Miscellaneous Myths: Animal Brides

Anyone who’s dabbled in mythology and folklore is probably aware of the theme of the animal bride. And, yeah, it actually is kind of as weird as it sounds. For those of you who haven’t heard of this, the basic premise is that an animal (often a swan or a seal) will remove its skin, and transform into a beautiful woman, usually to bathe. This skin will be stolen by a passing dude, which basically binds the woman to him. She can’t return to her true form without it, so she marries him. When she finds where he hid the skin, she turns back and books it. There are a few takeaways from this story format: marrying an animal is probably not a good idea, don’t hold your wife hostage, etc. But even beyond the confines of this format, there’s a lot of stories about dudes marrying animals whether or not they realize it at the time. So today let’s talk about some animal bride stories, and all the fabulous ways mythical men have gotten themselves hitched one way or another. This is a Swedish fairy tale that follows the format very closely. Our protagonist is a humble peasant who occasionally goes out hunting for fun. But one day he sees three swans land by a lake, strip off their feathery skins and reveal themselves as three hot ladies. They bathe and cavort and such for a while before re-feathering themselves and flying away. But it’s love at first sight for our protagonist, who’s fallen head-over-heels for the youngest swan maiden, and he goes home pining. His mom notices something’s wrong, and when he tells her he’s too in love with this swan woman to do anything else his mom tells him how he can win her over. And by win her over, I mean functionally kidnap her. So following her instructions, our protagonist hides in a bush near the swans’ favorite lake. And when they land and de-feather themselves, he sneaks out and surreptitiously steals one of their feathery cloaks. After a while the other two fly away, but the third one can’t find her feathers and freaks out. Our hero white knights out of the bushes to see if she’s okay, give her a regular cloak and get her somewhere safe, keeping her feathery cloak nice and hidden the whole time so she doesn’t realize he has it. Soon enough, the two of them get married and live a wonderful happy life together for seven years, until our protagonist decides he should tell his wife the truth. He reveals to her that he stole her feather cloak all those years ago, but the minute she touches it, she transforms back into a swan and books it out the nearest window. Which, honestly, very measured response. A swan can mess you up if it wants to. But she doesn’t need to break his arm or anything, because he dies of grief within a year. Let that be a lesson folks: tricking a girl into marrying you by forcibly isolating her from her friends and loved ones will backfire and is also just a huge dick move. But not everyone learns the lessons of history. In the Faroe Islands, there’s a story of Kópakonan (the seal woman), a well-known folktale in the area. Seals are sometimes believed to be former humans who drowned themselves in the ocean. Once a year, they’re allowed to strip off their seal skins, resume their human forms and have a nice little party on the beach before going back home. Our story begins when a young farmer decides to see for himself if this story is true and he hides away on the beach to observe. He sees a huge number of seals approach the shore, strip off their seal skins, turn into people and get their party on. But he also notices one of the seals, a pretty young lady, drops her skin off near his hiding place. So while nobody’s looking, he slips out and steals it. Come the morning all the other selkies return to the ocean, but the young woman can’t find her skin. The farmer shows himself, revealing that he stole her skin and after he refuses to give it back, she has no choice but to follow him home, because where else is she gonna go? So he keeps her as a wife for several years and they have several children together, which, yes due to the fact that he kidnapped and coerced her into this relationship, IS extremely f*ked up when you think about it. And he also makes sure to keep her seal skin locked away in a chest that he has the only key to so she can’t get away. But one day while out fishing with his buddies, he abruptly realises he forgot the key at home. He rushes back but the seal woman is already gone, returned to the ocean and her seal boyfriend, because yeah, she had a life before some asshole decided to kidnap her. What a surprise. Several years pass and some of the men of the island decide to head into a deep cave to do some seal hunting there. That night, the farmer has a dream about his seal wife. In the dream, she tells him that during their hunt, they shouldn’t kill the large bull seal by the entrance or the two baby seals deeper in the cave, because those are her husband and sons. But the farmer, who we already know is a world-class dick, doesn’t heed her warnings, and they kill all the seals in the cave and the farmer gets the head of the bull seal and the flippers of the baby seals as trophies. Mmm. That’s how you know you’re the good guy – when you’re dismembering baby seals. But that night, as the farmer is cooking his former wife’s loved ones, she appears in the form of a terrifying troll and curses him and everyone else on the island. The curse being that people will randomly fall off cliffs and drown until there are enough dead people to link hands and form a chain around the island. Honestly, I get it. It’s like keying your ex’s car after they murder your whole family. So while this myth, a short and sweet Inuit story, definitely draws from the same inspirational core as the more well-known animal brides, it has the distinction of being very goofy in contrast with the others. So let’s take a look. Our story begins with a hunter who lives alone and just generally does his own thing. But one day he comes back to find that someone has tidied his house and cooked him dinner, like a wife. But he doesn’t have a wife. So he’s like, “okay…???” and carries on as usual. But his house keeps getting mysteriously tidier and his dinner keeps getting made, like he’s being haunted by a very meticulous ghost. So eventually he decides to get to the bottom of this and sets out to hunt before doubling back and sneakily keeping an eye on his house. As he watches, a fox pops up and runs into the house. Figuring it’s probably after his food, he follows it in and finds a beautiful woman hanging a fox skin on a clothesline. He’s like, “What?” and she’s like, “Hi, I’m your wife now. You like what I’ve done with the place?” Our hunter isn’t the type to look a gift fox in the mouth, so he’s pretty chill with this. And he and his new fox wife carry on for a while: him going out to hunt and her working as a housewife. It’s a pretty sweet dynamic. But one day the hunter idly notices that his house smells kind of stinky and when he asks his fox wife about it, she’s like, “HOW DARE YOU INSULT MY NATURAL MUSK!” puts her fox skin back on, and storms out, never to return. City folk like myself might not be aware that foxes, like skunks, have scent glands. I’m guessing the skunk wife marriages end a lot faster. So the moral of the story is, uh… *quickly flips through notes* Don’t marry animals? It’s probably the best takeaway. [Singing] You don’t even know who I am~ You left me a long time ago~ You don’t even know who I am~ So what do you care if I go~ *string snaps* Red: Oh, fu-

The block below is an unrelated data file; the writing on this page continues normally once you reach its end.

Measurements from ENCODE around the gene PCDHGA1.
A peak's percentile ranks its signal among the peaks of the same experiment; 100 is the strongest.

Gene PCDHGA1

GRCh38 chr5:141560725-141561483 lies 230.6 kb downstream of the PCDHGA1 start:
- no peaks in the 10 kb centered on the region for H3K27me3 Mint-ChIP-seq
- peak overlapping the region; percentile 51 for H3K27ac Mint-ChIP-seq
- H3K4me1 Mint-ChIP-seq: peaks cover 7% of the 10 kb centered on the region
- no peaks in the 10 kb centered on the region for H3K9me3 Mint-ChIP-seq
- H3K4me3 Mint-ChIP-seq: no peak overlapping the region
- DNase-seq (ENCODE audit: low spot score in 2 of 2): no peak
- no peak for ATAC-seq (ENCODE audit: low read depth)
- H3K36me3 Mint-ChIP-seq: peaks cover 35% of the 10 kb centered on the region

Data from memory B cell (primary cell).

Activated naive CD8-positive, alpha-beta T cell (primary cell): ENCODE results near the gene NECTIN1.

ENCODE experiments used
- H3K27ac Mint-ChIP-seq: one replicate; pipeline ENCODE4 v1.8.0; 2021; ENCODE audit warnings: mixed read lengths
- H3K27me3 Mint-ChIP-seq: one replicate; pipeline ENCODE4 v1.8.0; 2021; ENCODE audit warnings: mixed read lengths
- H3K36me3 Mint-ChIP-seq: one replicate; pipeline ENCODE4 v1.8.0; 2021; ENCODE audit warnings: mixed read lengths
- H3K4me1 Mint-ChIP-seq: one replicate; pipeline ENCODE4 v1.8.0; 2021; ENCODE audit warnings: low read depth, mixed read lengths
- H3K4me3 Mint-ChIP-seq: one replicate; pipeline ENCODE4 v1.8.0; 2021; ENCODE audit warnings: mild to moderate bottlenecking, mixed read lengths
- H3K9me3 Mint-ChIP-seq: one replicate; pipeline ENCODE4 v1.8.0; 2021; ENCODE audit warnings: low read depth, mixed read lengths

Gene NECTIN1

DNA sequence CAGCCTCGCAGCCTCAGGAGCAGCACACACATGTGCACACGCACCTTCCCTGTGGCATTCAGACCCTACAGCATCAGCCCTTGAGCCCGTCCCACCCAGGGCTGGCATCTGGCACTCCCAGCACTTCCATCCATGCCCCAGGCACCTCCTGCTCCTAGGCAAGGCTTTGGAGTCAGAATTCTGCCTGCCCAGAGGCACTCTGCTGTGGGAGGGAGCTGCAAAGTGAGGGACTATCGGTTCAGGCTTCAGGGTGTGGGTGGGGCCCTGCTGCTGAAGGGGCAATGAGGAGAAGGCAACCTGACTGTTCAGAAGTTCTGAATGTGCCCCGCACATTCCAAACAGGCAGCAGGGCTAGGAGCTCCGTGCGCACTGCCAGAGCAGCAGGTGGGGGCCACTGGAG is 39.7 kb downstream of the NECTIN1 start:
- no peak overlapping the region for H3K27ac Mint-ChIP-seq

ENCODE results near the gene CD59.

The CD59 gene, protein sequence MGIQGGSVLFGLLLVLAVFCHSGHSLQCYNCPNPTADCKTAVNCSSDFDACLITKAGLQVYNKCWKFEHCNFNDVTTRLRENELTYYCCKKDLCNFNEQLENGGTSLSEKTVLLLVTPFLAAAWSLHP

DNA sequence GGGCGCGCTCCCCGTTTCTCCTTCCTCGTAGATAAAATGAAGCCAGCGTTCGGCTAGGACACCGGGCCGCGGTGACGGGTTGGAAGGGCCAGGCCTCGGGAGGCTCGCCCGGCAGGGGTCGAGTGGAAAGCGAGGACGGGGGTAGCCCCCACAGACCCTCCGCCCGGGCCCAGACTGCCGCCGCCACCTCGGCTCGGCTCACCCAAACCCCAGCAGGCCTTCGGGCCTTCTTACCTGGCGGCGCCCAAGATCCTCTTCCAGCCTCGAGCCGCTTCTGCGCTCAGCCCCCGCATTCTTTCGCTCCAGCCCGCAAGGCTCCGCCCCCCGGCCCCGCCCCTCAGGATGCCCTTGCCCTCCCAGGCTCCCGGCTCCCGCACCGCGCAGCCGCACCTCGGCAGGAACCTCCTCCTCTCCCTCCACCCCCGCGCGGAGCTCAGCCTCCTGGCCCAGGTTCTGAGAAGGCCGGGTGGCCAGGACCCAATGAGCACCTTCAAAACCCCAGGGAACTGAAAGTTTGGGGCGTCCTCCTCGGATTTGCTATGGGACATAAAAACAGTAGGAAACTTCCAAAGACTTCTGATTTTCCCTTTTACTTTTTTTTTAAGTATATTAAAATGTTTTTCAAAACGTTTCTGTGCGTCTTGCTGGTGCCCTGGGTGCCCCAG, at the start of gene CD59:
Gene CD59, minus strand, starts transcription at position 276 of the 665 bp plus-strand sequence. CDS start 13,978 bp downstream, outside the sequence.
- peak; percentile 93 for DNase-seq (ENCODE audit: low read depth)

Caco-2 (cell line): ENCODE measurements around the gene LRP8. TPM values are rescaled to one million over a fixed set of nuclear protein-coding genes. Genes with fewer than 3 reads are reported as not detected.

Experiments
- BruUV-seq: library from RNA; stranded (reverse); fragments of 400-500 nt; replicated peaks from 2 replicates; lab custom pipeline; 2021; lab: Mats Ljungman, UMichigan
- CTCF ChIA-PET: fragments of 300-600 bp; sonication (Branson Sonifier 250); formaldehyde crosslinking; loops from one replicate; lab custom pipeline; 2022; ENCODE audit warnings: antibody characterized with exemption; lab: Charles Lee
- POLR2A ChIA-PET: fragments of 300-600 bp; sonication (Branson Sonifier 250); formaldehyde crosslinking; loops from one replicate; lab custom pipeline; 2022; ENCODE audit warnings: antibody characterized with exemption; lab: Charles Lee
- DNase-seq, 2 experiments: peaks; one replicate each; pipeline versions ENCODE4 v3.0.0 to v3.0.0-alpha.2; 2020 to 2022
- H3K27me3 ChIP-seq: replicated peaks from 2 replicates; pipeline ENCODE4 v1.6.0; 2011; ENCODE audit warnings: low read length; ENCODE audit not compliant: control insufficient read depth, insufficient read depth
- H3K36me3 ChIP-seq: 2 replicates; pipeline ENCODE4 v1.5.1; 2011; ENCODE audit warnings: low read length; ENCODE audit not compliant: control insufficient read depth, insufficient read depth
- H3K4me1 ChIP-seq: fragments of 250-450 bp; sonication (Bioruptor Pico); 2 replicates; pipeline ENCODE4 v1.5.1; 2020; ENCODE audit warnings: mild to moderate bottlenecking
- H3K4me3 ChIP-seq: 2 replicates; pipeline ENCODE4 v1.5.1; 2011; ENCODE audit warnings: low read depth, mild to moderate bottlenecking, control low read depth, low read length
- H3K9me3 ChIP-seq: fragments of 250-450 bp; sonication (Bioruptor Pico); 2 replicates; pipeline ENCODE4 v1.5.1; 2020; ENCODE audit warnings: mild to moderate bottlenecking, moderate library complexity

Video source: https://www.youtube.com/watch?v=PS62iRXBeJc